The LDS Church teaches that, subsequent to the death of Jesus and his original Apostles, his church and its attendant spiritual gifts were lost from the Earth, due to a combination of external persecutions and internal heresies. The restoration - as represented by the church itself and began by Joseph Smith - refers to a return to the Earth of the authentic priesthood power, spiritual gifts, ordinances, living prophets and revelation of the primitive Church of Christ. This restoration is associated with a number of events which are understood to have been necessary to re-establish the early Christian church found in the New Testament, and to prepare the Earth for the Second Coming of Jesus. In particular, Latter-day Saints believe that angels appeared to Joseph Smith and others and bestowed various priesthood authorities on them.
The church is led by a president, who is considered a "prophet, seer, and revelator." He is considered the only person on Earth who is authorized to receive revelation from God on behalf of the whole world or entire church. The church teaches that he is infallible when speaking on behalf of God. In modern practice, however, authoritative declarations with broad doctrinal implications are typically issued by joint statement of the First Presidency (of which the president is a part), and the Quorum of the Twelve Apostles.
The LDS faithful observe a dietary code called the Word of Wisdom, in which they abstain from the consumption of alcohol, coffee, tea, and tobacco. The Word of Wisdom also encourages the consumption of herbs, moderate consumption of meat, and consumption of grains.
When the revelation was first received in 1833 by Joseph Smith, the church considered it only advice; violation did not restrict church membership. During the 1890s, though, church leaders started emphasizing the Word of Wisdom more. In 1921, church president Heber J. Grant made obeying the Word of Wisdom a requirement to enter the temple. From that time, Church leadership has emphasized the forbidding of coffee, tea, tobacco, and alcohol, but not the other guidelines concerning meat, grains, and herbs.
Latter-day Saints follow a moral code called the law of chastity, which prohibits adultery, homosexual behavior, and sexual relations outside of marriage. As part of the law of chastity, the church condemns pornography in any form and considers masturbation to be immoral.
LDS faithful donate a ten-percent tithe on their annual income, for the operations of the church, including construction of temples, meetinghouses, and other buildings, and other church uses. Faithful members also fast[p] on the first Sunday of each month for at least two consecutive meals, prayerfully dedicating the fast to a purpose of each individual's choosing. They donate at least the cost of the two skipped meals as a fast offering, which the church uses to assist the poor and needy and expand its humanitarian efforts.
All able LDS young men are expected to serve a two-year, full-time proselytizing mission. Missionaries do not choose where they serve or the language in which they will proselytize, and are expected to fund their missions themselves or with the aid of their families. Prospective male missionaries must be at least 18 years old and no older than 25, not yet married, have completed secondary school, and meet certain criteria for physical fitness and spiritual worthiness. Missionary service is not compulsory, nor is it required for young men to retain their church membership.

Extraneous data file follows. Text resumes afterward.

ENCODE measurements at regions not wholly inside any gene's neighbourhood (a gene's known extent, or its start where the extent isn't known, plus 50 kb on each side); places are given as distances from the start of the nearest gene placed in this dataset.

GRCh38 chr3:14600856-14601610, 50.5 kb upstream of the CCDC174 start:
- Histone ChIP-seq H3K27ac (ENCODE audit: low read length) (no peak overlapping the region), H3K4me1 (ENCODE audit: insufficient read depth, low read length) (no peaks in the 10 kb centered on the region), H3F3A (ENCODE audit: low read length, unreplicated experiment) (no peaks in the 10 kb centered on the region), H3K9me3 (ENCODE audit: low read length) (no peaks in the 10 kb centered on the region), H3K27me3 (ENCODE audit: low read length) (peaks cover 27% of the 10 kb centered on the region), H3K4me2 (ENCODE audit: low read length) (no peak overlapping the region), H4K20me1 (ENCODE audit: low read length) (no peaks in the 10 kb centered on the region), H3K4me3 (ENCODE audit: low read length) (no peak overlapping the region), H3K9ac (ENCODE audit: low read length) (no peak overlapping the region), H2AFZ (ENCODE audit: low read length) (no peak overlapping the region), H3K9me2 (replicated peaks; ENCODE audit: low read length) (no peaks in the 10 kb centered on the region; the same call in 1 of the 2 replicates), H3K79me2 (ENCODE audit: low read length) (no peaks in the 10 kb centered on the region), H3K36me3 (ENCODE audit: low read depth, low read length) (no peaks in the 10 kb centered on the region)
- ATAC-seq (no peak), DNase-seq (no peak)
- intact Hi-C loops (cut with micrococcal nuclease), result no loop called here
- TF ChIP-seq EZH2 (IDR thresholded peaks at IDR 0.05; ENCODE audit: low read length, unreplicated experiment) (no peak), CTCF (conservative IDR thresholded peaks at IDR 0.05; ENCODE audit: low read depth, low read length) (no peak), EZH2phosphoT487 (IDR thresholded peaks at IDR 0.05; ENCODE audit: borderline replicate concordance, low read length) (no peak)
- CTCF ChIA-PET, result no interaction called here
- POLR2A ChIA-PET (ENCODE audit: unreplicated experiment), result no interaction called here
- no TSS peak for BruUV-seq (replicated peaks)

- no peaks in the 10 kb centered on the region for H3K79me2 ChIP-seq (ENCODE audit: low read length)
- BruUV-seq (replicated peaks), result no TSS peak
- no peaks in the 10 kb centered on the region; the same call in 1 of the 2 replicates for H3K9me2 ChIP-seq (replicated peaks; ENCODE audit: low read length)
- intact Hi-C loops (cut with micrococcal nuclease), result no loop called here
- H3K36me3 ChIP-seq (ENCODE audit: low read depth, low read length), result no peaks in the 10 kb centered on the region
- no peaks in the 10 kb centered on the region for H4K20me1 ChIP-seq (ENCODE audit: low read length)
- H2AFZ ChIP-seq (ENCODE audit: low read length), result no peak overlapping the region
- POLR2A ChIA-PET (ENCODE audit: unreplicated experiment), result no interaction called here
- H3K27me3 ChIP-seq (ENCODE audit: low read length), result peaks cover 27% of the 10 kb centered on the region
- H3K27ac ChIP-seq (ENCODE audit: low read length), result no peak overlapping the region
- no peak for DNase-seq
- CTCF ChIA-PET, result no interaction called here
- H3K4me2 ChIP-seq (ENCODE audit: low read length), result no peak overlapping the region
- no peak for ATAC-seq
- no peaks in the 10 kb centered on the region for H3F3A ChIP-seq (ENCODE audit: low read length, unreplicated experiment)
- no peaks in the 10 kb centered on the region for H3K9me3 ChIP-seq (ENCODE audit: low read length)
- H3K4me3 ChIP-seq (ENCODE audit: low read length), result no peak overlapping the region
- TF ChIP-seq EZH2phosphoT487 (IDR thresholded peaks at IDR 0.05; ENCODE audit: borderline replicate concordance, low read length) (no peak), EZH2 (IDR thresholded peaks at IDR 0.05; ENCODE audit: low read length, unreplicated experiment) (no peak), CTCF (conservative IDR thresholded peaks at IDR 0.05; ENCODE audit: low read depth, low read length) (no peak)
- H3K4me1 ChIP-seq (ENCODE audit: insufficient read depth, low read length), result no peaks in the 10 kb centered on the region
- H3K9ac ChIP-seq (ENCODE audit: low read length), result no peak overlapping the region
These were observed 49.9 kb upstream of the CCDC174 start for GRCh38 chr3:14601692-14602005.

Unmarried women 19 years and older may also serve as missionaries, generally for a term of 18 months. However, the LDS Church emphasizes that women are not under the same expectation to serve as male members are, and may serve solely as a personal decision. There is no maximum age for missionary service for women.
Retired couples are also encouraged to serve missions, and may serve 6-, 12-, 18-, or 23-month terms. Unlike younger missionaries, these senior missionaries may serve in non-proselytizing capacities such as humanitarian aid workers or family history specialists. Other men and women who desire to serve a mission, but may not be able to perform full-time service in another state or country due to health issues, may serve in a non-proselyting mission. They might assist at Temple Square in Salt Lake City or aid in the seminary system in schools.
All proselyting missionaries are organized geographically into administrative areas called missions. The efforts in each mission are directed by an older adult male mission president. As of July 2020, there were 407 missions of the church.
Meetings for worship and study are held at meetinghouses, which are typically utilitarian in character. The main focus of Sunday worship is the Sacrament meeting, where the Sacrament is passed to Church members. Also included are meetings for Sunday School, and separate instructional meetings based on age and gender, including Relief Society for adult women.
Church congregations are organized geographically. Members are generally expected to attend the congregation with their assigned geographical area; however, some geographical areas also provide separate congregations for young single adults[q], older single adults,[r] or for speakers of alternate languages. For Sunday services, the church is grouped into either larger[s] congregations known as wards, or smaller congregations known as branches. Regional church organizations, encompassing multiple congregations, include stakes, missions, districts, and areas.